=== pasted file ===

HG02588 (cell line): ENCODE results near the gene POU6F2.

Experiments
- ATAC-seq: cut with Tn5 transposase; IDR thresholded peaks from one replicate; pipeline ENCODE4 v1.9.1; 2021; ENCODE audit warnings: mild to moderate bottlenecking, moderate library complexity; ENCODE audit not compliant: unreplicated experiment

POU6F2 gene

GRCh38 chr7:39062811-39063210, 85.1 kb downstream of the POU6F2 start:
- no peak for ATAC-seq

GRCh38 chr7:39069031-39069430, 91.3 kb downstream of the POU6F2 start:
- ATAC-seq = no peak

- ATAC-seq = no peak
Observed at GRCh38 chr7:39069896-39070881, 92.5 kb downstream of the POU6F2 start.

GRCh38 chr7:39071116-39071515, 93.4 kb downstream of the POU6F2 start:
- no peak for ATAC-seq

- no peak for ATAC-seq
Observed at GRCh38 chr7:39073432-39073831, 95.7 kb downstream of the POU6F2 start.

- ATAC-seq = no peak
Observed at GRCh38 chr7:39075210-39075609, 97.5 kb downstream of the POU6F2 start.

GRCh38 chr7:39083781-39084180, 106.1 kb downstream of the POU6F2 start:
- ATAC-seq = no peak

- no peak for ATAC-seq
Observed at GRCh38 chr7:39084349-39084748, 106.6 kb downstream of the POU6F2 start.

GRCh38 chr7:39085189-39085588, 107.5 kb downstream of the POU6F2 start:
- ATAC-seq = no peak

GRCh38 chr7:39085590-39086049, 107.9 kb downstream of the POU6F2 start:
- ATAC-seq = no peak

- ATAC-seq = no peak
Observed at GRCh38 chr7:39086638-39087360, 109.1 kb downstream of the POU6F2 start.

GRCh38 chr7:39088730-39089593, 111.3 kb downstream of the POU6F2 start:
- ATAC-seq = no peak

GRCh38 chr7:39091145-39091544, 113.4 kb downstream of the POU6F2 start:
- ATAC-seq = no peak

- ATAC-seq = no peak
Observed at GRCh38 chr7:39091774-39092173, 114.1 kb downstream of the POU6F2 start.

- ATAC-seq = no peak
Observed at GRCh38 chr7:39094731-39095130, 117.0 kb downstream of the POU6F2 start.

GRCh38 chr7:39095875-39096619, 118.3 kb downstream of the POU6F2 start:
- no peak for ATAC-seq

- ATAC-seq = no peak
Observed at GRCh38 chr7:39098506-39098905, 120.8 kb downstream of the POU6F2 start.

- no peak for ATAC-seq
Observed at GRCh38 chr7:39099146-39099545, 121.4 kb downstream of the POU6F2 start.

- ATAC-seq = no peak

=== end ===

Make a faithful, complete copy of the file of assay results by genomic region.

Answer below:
HG02588 (cell line): ENCODE results near the gene POU6F2.

Experiments
- ATAC-seq: cut with Tn5 transposase; IDR thresholded peaks from one replicate; pipeline ENCODE4 v1.9.1; 2021; ENCODE audit warnings: mild to moderate bottlenecking, moderate library complexity; ENCODE audit not compliant: unreplicated experiment

POU6F2 gene

GRCh38 chr7:39062811-39063210, 85.1 kb downstream of the POU6F2 start:
- no peak for ATAC-seq

GRCh38 chr7:39069031-39069430, 91.3 kb downstream of the POU6F2 start:
- ATAC-seq = no peak

- ATAC-seq = no peak
Observed at GRCh38 chr7:39069896-39070881, 92.5 kb downstream of the POU6F2 start.

GRCh38 chr7:39071116-39071515, 93.4 kb downstream of the POU6F2 start:
- no peak for ATAC-seq

- no peak for ATAC-seq
Observed at GRCh38 chr7:39073432-39073831, 95.7 kb downstream of the POU6F2 start.

- ATAC-seq = no peak
Observed at GRCh38 chr7:39075210-39075609, 97.5 kb downstream of the POU6F2 start.

GRCh38 chr7:39083781-39084180, 106.1 kb downstream of the POU6F2 start:
- ATAC-seq = no peak

- no peak for ATAC-seq
Observed at GRCh38 chr7:39084349-39084748, 106.6 kb downstream of the POU6F2 start.

GRCh38 chr7:39085189-39085588, 107.5 kb downstream of the POU6F2 start:
- ATAC-seq = no peak

GRCh38 chr7:39085590-39086049, 107.9 kb downstream of the POU6F2 start:
- ATAC-seq = no peak

- ATAC-seq = no peak
Observed at GRCh38 chr7:39086638-39087360, 109.1 kb downstream of the POU6F2 start.

GRCh38 chr7:39088730-39089593, 111.3 kb downstream of the POU6F2 start:
- ATAC-seq = no peak

GRCh38 chr7:39091145-39091544, 113.4 kb downstream of the POU6F2 start:
- ATAC-seq = no peak

- ATAC-seq = no peak
Observed at GRCh38 chr7:39091774-39092173, 114.1 kb downstream of the POU6F2 start.

- ATAC-seq = no peak
Observed at GRCh38 chr7:39094731-39095130, 117.0 kb downstream of the POU6F2 start.

GRCh38 chr7:39095875-39096619, 118.3 kb downstream of the POU6F2 start:
- no peak for ATAC-seq

- ATAC-seq = no peak
Observed at GRCh38 chr7:39098506-39098905, 120.8 kb downstream of the POU6F2 start.

- no peak for ATAC-seq
Observed at GRCh38 chr7:39099146-39099545, 121.4 kb downstream of the POU6F2 start.

- ATAC-seq = no peak